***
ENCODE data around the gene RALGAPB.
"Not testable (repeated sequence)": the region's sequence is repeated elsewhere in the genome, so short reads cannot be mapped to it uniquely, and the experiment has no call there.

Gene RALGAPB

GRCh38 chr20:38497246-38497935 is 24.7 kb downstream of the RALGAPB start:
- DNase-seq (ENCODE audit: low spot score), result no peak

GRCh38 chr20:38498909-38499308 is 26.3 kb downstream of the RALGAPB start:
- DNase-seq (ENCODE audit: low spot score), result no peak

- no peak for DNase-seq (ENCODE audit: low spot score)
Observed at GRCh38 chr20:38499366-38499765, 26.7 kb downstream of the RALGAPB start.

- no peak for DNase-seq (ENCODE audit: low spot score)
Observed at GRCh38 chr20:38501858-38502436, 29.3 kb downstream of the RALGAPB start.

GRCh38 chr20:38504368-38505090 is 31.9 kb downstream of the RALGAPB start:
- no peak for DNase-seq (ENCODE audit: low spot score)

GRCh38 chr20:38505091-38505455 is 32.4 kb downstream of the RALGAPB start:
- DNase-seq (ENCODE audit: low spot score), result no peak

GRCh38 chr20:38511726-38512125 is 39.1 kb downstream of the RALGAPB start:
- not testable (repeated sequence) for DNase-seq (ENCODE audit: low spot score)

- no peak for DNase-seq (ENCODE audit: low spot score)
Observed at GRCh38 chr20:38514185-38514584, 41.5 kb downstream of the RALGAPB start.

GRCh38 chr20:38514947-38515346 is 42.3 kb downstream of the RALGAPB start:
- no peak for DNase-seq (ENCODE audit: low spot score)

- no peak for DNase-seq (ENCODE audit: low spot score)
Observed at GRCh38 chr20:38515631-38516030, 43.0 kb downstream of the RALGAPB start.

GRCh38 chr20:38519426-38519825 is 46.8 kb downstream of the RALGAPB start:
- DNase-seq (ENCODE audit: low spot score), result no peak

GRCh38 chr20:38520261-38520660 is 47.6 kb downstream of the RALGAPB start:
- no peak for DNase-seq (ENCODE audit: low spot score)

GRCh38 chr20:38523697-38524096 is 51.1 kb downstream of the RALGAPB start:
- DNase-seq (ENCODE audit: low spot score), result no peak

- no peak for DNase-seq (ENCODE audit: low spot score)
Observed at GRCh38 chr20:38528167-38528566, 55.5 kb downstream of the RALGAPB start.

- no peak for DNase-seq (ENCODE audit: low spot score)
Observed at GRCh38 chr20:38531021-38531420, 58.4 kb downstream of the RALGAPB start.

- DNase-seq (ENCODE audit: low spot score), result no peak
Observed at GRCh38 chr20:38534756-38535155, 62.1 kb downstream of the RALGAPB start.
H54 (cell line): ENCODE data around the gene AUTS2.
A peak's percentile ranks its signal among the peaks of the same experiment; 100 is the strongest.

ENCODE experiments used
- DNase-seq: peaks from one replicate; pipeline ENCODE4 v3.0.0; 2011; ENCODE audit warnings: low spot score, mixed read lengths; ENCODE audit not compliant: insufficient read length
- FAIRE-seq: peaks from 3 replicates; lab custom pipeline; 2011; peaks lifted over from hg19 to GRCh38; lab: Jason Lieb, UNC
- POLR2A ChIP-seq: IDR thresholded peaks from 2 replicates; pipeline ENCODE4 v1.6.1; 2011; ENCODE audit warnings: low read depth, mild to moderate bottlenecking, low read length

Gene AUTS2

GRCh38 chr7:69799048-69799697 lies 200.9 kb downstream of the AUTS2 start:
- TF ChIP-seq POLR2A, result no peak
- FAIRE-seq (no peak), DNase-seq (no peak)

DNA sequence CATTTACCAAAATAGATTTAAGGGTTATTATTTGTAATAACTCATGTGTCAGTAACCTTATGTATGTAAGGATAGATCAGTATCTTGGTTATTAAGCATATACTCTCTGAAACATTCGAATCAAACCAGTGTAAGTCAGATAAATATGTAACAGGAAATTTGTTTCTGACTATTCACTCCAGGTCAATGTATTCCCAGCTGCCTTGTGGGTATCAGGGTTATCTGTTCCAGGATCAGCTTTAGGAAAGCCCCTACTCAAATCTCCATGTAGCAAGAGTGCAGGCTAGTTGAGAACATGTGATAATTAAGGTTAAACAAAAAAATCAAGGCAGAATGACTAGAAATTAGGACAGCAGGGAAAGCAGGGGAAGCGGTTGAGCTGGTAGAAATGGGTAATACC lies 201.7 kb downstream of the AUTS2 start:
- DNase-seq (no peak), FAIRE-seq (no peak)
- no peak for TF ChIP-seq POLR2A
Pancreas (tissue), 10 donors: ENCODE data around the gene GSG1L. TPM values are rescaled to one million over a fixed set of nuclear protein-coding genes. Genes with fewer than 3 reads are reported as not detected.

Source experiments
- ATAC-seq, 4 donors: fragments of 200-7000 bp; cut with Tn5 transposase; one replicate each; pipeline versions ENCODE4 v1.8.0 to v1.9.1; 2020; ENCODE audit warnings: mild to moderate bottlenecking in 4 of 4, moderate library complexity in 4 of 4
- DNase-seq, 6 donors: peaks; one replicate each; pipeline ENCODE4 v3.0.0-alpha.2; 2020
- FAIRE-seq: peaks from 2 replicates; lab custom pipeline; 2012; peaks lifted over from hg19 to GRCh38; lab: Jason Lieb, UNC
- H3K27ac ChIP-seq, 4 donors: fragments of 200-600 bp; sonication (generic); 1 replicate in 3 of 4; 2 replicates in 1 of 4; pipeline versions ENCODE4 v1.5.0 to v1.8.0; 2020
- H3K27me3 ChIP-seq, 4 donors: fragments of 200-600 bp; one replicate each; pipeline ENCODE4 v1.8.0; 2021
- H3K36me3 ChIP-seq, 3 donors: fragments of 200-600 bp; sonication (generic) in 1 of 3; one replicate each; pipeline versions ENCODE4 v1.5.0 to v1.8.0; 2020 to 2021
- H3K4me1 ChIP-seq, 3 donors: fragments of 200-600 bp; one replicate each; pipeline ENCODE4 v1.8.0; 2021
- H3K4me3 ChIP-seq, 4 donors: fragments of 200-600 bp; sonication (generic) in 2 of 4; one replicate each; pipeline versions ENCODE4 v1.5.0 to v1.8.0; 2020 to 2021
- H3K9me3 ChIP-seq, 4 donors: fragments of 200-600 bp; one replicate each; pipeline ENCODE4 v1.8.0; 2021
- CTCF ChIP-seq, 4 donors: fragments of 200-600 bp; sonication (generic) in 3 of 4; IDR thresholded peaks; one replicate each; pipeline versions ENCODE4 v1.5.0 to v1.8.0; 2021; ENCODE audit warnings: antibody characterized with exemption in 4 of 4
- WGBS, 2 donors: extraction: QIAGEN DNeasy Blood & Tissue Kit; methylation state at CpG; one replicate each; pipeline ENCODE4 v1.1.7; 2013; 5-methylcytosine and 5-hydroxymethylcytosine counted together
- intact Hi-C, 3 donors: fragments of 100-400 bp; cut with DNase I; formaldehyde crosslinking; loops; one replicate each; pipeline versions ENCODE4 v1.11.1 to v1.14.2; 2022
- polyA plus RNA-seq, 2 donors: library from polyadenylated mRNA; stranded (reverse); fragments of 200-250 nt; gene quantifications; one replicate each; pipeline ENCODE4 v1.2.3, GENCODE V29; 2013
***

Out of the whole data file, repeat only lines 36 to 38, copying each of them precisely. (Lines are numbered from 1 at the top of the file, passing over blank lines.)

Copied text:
H54 (cell line): ENCODE data around the gene AUTS2.
A peak's percentile ranks its signal among the peaks of the same experiment; 100 is the strongest.

ENCODE experiments used